Instant Insight

July 26, 2005



Big Blue’s Big Strategy: Anything but Singing the Blues

IBM today articulated its strategy to continue growing its position in the IT marketplace. At a press event in New York City the company stated it would deliver new secure technologies that facilitate the sharing of servers, storage, and networking gear with the aim of helping businesses collaborate more securely and efficiently. In addition, IBM expressed its belief that there has been a dramatic rise in collaboration between companies and institutions that has begun to blur the traditional lines of IT and will require traditional transaction processing to be augmented by a collaborative processing approach that more tightly and securely integrates technology, processes, and personnel.

The focal point of the strategy was the given in the following three announcements:

    The IBM System z9 Mainframe: The result of a three-year, $1.2 billion development effort is designed to act as an IT hub that can easily be interconnected to share information such as customer identities and personal data without comprising security. The System z9 is designed to protect confidential data through encryption not only on the mainframe, but wherever data is stored such as tapes. The new mainframe is able to encrypt tapes that are frequently shared between companies while providing a centralized facility to manage encryption keys.

    Virtualization Engine 2.0: Providing the ability to pool, manage, and optimize IT resources across servers, networking gear, and storage to improve the utilization of IT assets, VE 2.0 enables virtualization across the entire enterprise and beyond, through open interfaces, virtualization building blocks, and Web services to connect IBM and select non-IBM server and storage systems. The latest Virtualization Engine will integrate with technologies from industry players including Cisco, VMware, and Network Appliance, to expand the pool of information sharing across the datacenter.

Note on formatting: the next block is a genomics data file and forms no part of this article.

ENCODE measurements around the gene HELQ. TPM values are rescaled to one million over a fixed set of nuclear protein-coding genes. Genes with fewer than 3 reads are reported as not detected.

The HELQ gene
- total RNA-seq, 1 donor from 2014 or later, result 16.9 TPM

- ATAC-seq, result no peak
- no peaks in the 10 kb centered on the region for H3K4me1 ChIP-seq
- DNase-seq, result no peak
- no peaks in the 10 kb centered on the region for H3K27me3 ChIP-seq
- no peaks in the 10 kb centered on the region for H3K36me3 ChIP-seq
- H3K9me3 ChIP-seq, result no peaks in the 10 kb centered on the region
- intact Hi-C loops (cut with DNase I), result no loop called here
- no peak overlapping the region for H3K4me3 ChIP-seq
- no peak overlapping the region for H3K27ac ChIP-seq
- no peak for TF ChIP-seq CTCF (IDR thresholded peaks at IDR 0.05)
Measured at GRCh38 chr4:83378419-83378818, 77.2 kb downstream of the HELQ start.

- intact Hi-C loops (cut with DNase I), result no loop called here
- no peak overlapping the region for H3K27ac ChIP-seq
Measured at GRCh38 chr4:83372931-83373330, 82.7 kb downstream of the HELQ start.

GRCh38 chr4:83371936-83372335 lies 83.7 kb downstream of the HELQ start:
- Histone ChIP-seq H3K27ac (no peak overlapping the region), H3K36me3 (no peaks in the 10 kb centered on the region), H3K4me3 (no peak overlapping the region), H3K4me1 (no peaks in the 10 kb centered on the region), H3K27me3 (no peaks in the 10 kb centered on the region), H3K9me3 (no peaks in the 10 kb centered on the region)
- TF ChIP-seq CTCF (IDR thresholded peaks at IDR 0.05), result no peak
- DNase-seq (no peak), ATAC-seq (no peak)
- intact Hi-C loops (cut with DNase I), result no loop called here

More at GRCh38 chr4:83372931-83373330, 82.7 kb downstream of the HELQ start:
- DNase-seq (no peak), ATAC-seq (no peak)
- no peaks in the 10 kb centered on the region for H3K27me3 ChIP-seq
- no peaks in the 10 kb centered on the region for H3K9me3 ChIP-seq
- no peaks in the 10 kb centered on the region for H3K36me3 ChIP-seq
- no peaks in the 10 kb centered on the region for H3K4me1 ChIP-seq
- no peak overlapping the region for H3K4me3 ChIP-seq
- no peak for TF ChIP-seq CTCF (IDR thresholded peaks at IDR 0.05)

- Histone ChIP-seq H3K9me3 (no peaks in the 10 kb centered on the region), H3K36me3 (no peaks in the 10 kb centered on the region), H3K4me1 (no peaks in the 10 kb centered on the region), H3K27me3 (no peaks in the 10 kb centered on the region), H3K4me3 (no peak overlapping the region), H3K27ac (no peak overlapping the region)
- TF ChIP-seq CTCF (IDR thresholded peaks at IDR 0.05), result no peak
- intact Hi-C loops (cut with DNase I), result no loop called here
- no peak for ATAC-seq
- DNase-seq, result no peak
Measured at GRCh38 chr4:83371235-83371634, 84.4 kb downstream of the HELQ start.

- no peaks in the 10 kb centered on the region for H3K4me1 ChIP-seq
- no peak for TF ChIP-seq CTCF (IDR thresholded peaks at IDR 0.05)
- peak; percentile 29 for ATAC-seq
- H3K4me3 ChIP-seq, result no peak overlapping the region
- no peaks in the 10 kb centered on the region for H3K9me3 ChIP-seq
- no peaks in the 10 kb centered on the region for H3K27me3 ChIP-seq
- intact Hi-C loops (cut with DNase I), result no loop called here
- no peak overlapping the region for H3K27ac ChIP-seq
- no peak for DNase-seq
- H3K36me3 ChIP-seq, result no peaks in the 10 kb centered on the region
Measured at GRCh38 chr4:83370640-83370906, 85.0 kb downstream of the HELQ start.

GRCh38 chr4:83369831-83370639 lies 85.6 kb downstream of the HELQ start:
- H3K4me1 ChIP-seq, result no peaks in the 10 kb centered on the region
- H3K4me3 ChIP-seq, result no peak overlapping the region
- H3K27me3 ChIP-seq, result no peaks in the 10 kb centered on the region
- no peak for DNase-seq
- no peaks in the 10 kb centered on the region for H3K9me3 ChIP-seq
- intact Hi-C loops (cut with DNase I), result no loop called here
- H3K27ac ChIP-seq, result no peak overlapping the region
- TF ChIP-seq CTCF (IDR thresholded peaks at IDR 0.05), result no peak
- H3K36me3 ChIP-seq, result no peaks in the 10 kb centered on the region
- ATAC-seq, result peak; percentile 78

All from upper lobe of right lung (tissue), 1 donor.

Formation of IBM stated its intention to form, a collaborative organization focused on accelerating the expansion of solutions for the IBM BladeCenter. The organization is intended to spur development of blade technology in areas such as VoIP, vertical solutions, security, and other technologies. Companies that have expressed an interest in being founding members in the community include Brocade, Cisco, Citrix Systems, IBM, Intel Corporation, Network Appliance, Nortel, Novell, and VMware.

IBM indicated that it would focus on technologies such as virtualization, embedded open standards, and encryption to help ease interconnections of IT resources to enable organizations to share information securely and in real time. In essence, IBM is seeking to further the transition of organizations into demand-driven businesses, or in the parlance of Big Blue, on demand enterprises.



Today’s announcement is prime example of what can happen when a vendor has money and decides to invest it in R&D. A billion dollars or so later and suddenly there is a computer that out-performs, 2 to 1, one of the biggest, baddest systems ever, the T-Rex. Geeks and propeller heads rejoice: there are over 18 billion transistors in a fully configured 54-way System z9 and the ability to scale to stratosphere and perhaps a bit farther into outer space. This is a serious, rubber-burning, ultimate-performance IT racing machine.

But wait a minute, isn’t the z9 akin to a formula racing car? Sure, these are terrific in a well defined and safely enclosed environment like the race track, but they are completely impractical as an everyday transportation solution. Well, if one thinks superficially about the z9 perhaps that is all there is. However, to us what is really compelling about the System z9 is that it transcends the box itself and speaks of a future full of technologies originally developed both on the z9 and its predecessor zSeries such as virtualization, centralized management, etc., that are being made ever more available to the general marketplace.